Neither test is suitable (as is) if you estimate parameters, though.

One of the things you're after is to be able to estimate the probability to exceed a threshold. One way to get it is to try to identify a pdf, but it's often not the best way to achieve that goal (in part it depends on how far into the tail the threshold is). If the thresholds are near the middle, you may, for example, be better to estimate these directly from the data.

if those threshholds are not mostly near the middle, it may make sense try to identify a pdf for that purpose, but then I probably wouldn't be using K-S distance to assess fit, but something that would do better in the tail.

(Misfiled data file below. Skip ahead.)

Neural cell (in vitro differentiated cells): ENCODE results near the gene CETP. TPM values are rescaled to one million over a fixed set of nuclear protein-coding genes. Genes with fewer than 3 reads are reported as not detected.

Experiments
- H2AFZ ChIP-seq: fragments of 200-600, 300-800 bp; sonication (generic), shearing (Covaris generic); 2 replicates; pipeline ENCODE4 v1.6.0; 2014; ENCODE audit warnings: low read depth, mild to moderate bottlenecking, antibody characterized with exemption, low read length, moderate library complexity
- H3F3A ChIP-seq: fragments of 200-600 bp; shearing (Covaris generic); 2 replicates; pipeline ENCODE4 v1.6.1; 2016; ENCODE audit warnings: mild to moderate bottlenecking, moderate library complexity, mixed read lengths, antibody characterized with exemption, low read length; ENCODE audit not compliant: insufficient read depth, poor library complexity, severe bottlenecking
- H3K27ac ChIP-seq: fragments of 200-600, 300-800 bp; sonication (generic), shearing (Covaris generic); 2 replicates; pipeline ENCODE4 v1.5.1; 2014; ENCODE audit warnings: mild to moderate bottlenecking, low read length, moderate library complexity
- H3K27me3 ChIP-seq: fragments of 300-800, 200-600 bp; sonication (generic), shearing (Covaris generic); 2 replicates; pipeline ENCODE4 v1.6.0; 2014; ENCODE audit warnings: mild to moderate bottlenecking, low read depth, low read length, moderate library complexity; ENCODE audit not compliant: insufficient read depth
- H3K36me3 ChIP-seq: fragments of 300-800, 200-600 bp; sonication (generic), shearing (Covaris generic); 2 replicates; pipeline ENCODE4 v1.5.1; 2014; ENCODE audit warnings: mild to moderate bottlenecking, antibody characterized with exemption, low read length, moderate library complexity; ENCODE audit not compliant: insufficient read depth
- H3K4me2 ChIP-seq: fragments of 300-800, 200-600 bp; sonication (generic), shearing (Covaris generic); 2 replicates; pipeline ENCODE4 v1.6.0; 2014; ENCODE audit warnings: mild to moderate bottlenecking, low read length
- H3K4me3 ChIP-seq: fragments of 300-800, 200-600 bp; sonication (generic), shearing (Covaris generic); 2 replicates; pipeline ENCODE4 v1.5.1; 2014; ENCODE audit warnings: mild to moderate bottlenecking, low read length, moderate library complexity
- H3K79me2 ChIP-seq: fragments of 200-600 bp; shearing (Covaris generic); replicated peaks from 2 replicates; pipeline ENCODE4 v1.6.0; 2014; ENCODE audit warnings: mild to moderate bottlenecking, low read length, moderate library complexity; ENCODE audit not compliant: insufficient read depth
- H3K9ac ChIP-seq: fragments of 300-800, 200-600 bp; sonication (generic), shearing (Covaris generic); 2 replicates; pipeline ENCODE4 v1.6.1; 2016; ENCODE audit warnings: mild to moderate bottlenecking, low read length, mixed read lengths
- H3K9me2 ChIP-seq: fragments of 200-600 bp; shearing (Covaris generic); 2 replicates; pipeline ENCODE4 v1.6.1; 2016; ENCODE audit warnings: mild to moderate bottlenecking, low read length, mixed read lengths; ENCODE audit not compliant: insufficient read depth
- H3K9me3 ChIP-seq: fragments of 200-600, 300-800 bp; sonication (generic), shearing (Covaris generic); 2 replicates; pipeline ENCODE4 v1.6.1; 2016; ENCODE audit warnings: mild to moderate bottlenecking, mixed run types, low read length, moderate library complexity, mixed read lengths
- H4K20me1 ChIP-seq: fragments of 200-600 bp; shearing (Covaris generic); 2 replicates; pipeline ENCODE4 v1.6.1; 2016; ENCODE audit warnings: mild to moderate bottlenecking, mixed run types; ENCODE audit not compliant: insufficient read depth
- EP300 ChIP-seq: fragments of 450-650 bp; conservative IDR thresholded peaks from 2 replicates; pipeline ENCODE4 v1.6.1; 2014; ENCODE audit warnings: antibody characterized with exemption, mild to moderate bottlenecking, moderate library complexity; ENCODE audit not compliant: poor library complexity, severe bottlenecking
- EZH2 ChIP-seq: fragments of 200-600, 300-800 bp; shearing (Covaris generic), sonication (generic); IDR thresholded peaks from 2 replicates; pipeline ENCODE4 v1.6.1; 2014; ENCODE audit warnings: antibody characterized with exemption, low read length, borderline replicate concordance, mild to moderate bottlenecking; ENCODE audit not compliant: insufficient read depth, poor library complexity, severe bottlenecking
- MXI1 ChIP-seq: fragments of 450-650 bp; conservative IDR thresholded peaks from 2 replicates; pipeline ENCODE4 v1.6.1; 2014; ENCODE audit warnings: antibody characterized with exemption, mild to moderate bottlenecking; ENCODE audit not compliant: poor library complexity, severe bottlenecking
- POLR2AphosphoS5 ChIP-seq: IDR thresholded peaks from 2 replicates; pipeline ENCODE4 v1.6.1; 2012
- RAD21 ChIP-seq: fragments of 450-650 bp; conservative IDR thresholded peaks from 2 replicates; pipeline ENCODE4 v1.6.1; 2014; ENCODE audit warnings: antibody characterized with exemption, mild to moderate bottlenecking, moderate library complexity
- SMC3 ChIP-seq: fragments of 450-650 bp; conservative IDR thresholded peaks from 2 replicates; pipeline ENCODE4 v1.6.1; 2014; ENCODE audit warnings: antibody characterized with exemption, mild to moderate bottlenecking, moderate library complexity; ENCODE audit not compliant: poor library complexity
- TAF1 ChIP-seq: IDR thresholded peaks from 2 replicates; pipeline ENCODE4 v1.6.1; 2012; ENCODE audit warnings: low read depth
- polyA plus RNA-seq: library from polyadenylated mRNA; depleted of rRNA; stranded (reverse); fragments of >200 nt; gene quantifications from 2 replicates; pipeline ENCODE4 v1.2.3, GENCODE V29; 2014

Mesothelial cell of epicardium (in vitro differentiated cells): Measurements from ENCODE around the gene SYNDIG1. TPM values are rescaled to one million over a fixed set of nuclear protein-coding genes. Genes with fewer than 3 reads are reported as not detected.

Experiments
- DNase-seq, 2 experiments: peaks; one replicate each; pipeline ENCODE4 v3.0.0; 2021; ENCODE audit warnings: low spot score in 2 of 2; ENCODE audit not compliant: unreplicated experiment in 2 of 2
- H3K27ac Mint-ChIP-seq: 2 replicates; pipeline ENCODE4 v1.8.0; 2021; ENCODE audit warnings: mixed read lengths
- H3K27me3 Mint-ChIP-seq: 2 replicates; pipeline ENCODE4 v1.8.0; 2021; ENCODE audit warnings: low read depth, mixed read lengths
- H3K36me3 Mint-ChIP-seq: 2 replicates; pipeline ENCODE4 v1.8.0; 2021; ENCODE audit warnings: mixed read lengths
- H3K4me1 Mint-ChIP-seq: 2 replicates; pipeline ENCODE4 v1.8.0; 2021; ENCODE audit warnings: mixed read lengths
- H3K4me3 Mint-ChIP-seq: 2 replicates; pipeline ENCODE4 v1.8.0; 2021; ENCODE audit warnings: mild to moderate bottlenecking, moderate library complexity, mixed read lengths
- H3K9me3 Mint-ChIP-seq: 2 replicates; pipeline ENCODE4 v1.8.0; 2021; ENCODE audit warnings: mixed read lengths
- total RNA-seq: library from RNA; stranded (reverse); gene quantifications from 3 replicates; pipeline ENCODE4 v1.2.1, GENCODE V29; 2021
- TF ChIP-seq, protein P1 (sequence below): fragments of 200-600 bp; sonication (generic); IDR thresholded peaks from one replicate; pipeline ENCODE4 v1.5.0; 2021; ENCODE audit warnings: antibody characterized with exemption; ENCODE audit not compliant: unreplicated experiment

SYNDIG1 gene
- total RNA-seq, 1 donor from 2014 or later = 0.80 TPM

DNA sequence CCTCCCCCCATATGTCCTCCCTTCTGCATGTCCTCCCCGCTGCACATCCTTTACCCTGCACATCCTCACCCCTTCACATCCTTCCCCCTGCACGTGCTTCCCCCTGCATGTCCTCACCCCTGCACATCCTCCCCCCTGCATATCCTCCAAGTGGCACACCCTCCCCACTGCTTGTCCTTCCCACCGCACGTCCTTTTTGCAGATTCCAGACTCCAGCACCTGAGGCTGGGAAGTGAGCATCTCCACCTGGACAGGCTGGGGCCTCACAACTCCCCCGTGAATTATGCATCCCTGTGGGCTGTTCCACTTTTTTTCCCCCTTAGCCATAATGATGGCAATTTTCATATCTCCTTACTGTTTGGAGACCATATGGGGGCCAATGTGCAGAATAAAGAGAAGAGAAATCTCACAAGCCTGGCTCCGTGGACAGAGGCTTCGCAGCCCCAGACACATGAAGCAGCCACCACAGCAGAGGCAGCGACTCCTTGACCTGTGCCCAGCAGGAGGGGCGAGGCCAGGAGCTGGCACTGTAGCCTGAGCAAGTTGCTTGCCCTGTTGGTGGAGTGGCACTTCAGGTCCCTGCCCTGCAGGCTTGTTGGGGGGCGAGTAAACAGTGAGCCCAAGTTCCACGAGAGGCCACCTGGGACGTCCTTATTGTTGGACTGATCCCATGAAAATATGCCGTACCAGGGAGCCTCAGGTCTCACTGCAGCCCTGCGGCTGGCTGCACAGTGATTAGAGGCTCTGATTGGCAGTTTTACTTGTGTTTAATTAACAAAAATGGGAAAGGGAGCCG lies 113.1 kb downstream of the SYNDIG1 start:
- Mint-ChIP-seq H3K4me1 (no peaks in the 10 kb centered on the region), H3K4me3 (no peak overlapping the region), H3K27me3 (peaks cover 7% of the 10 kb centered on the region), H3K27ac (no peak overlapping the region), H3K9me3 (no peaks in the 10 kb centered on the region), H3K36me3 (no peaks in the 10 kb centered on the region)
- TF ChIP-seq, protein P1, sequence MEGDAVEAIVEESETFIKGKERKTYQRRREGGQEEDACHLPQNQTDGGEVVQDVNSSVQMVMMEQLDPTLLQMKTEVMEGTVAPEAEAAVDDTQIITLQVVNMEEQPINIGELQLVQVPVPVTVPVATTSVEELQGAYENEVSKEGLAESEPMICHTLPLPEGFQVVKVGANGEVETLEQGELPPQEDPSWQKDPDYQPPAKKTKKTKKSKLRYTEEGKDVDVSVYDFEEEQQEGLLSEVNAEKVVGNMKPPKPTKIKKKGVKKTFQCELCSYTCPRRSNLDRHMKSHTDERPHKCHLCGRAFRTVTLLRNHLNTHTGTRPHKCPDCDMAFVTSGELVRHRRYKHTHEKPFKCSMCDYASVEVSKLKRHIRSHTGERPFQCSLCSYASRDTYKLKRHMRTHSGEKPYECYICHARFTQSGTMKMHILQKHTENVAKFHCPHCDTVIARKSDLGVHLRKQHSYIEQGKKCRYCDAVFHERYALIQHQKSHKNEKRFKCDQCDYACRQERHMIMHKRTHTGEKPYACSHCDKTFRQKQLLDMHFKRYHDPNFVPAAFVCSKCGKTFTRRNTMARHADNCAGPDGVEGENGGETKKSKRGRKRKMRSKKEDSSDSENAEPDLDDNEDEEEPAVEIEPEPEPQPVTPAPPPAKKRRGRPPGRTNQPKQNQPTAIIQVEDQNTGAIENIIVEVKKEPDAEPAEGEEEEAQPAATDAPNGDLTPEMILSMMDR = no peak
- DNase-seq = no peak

(You can also get a good idea how a system behaves without identifying a distributional form for data, since you have the ECDF itself)

However; if you need information about the extreme tail (beyond almost all the data) then the data isn't much use; you need some assumptions as well.

Now lastly, none of this is necessarily of the greatest use for deciding between two competing models.

• Some points, but this answer does not answer the last question. If this method is not good, what to use? As I explained I really want the PDF. I want to know which model of my creation will be better at estimating the PDF (and when I have the model, I can create an near to infinite sample). This is for exploratory reason. Threashold exceeding is just an example and prior to getting the PDF, we just don’t know what we want to do with the problem. – Y0da Jun 10 '18 at 12:15